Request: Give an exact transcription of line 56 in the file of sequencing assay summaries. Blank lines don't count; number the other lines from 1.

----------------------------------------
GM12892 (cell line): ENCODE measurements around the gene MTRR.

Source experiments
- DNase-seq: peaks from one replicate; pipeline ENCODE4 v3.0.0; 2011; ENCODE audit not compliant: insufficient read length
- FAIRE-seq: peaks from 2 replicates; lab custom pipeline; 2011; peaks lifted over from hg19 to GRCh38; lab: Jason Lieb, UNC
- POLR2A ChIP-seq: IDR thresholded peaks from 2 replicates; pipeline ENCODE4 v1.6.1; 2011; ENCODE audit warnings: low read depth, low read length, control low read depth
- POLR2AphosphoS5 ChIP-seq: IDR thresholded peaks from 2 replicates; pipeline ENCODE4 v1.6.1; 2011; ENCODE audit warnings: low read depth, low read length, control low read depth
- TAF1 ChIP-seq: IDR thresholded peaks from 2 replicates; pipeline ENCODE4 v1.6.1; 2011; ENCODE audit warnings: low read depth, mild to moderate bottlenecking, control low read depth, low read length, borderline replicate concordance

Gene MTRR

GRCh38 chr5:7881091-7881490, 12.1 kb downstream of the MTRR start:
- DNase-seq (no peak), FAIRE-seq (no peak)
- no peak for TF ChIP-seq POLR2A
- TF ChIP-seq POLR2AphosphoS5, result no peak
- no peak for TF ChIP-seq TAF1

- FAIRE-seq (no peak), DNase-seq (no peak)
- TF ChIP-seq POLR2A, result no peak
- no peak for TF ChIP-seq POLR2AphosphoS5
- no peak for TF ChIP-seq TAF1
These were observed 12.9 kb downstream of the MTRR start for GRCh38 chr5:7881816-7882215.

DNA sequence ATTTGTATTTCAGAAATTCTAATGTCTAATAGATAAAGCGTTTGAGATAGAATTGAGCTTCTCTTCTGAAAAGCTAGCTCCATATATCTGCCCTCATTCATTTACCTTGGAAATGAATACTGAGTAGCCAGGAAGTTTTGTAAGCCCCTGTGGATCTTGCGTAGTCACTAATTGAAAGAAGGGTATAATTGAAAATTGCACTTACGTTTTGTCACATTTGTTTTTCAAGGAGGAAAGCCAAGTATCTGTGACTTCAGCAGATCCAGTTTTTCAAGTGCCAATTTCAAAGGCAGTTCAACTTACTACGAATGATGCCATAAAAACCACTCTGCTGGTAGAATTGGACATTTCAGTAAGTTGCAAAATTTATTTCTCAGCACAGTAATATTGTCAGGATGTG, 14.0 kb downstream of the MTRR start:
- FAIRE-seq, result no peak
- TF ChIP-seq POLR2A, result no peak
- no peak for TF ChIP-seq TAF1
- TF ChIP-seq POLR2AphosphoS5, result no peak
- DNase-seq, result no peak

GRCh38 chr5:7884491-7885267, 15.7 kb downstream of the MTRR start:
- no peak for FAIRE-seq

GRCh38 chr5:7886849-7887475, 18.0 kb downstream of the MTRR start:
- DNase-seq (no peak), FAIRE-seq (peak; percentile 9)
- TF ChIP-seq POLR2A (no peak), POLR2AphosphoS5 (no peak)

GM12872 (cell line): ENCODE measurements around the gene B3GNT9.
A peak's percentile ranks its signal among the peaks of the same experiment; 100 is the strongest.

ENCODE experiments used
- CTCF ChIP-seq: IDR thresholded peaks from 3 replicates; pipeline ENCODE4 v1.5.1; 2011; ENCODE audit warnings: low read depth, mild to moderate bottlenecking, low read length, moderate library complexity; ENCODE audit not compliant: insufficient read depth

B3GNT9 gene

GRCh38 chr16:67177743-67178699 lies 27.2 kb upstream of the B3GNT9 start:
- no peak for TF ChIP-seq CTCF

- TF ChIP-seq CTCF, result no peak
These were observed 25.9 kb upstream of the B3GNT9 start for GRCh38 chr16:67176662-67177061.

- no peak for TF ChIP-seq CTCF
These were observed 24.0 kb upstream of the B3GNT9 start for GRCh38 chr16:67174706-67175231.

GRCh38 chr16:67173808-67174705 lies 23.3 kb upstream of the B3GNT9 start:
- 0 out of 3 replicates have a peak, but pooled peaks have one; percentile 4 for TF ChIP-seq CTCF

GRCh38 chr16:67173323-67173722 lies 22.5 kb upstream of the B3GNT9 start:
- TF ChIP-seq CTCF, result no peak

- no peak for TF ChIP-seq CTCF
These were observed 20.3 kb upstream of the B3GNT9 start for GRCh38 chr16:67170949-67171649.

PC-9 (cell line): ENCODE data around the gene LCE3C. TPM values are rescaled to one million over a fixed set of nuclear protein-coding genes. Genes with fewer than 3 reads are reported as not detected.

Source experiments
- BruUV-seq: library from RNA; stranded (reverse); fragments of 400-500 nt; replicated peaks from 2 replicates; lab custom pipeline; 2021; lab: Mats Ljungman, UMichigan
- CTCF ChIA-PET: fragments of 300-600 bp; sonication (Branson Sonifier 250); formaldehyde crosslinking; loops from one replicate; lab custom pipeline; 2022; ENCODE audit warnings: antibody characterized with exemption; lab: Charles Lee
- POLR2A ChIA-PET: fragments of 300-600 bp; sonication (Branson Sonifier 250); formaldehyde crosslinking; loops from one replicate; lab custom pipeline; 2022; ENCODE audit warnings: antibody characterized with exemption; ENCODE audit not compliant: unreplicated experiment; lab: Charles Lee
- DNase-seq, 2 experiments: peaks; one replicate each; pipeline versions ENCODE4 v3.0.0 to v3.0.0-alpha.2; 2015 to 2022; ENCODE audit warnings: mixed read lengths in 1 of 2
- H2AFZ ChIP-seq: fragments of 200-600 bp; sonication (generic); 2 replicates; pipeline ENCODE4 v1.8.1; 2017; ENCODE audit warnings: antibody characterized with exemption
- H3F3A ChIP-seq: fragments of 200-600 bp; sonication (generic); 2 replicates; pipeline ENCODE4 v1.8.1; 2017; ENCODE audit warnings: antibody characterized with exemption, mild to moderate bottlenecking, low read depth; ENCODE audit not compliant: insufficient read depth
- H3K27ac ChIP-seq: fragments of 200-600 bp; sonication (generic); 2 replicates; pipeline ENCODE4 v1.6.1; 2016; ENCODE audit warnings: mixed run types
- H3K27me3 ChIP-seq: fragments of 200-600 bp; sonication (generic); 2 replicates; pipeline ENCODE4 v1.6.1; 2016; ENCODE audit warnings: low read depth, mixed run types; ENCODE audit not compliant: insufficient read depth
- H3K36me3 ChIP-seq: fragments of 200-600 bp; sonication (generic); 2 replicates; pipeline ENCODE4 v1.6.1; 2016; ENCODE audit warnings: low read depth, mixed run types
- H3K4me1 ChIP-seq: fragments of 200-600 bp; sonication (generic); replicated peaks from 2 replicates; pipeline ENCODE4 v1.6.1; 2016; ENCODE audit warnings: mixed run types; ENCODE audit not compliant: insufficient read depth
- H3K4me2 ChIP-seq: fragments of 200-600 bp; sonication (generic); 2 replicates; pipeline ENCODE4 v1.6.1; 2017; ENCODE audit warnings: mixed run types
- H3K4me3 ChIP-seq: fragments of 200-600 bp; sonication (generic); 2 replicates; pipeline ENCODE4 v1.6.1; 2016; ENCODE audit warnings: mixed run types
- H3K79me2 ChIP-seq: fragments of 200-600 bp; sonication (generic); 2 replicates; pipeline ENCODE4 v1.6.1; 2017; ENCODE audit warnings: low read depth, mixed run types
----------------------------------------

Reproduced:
- H3K27me3 ChIP-seq: fragments of 200-600 bp; sonication (generic); 2 replicates; pipeline ENCODE4 v1.6.1; 2016; ENCODE audit warnings: low read depth, mixed run types; ENCODE audit not compliant: insufficient read depth